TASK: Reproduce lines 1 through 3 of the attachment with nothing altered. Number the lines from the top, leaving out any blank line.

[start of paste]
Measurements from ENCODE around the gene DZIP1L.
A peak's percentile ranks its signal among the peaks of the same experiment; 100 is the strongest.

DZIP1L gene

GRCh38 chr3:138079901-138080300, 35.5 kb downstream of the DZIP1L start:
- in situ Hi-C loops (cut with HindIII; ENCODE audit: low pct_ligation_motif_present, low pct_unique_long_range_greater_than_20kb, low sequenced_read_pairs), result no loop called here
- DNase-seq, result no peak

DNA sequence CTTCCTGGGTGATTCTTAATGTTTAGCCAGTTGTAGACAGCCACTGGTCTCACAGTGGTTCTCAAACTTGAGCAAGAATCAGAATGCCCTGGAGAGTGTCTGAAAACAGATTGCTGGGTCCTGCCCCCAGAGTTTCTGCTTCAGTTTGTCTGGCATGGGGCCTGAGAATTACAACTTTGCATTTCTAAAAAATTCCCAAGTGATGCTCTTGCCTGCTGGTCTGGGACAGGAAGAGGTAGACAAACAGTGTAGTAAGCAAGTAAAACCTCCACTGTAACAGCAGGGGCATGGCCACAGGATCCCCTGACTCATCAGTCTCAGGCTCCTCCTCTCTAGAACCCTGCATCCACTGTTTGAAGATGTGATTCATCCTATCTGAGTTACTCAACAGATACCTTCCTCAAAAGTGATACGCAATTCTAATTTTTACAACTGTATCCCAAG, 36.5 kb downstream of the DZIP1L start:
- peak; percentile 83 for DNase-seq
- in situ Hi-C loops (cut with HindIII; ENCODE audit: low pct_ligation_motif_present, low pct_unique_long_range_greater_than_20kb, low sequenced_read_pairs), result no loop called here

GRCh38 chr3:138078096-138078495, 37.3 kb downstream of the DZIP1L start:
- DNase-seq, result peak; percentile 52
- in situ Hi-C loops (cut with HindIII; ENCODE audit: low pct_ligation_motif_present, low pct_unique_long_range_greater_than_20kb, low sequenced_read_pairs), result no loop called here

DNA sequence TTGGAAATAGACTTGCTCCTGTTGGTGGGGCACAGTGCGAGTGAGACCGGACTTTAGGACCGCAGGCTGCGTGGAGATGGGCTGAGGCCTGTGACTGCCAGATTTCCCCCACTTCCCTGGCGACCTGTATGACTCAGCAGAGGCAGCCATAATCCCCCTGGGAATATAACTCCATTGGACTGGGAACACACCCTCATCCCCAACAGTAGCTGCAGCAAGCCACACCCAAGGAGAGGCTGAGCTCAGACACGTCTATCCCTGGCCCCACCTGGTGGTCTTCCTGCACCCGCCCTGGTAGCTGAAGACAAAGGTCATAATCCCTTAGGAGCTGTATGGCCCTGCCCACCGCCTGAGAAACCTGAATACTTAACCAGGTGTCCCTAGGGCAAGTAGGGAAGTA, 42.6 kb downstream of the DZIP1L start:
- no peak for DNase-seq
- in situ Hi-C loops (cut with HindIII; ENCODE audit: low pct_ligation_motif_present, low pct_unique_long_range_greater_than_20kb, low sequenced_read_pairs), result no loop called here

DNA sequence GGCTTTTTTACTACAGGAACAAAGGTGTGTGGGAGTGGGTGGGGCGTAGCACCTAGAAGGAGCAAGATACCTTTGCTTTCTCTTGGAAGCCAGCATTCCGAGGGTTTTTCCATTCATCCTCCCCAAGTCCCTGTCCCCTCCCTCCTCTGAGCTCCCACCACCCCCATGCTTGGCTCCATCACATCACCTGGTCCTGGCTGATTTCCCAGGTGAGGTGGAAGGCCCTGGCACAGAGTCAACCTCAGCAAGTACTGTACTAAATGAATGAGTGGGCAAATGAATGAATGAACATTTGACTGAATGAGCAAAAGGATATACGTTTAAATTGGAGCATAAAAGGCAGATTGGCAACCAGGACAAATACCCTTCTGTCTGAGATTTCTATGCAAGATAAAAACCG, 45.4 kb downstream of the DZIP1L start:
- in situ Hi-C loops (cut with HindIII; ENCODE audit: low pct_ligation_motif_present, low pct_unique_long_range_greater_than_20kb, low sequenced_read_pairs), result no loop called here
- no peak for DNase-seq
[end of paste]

Measurements from ENCODE around the gene DZIP1L.
A peak's percentile ranks its signal among the peaks of the same experiment; 100 is the strongest.

DZIP1L gene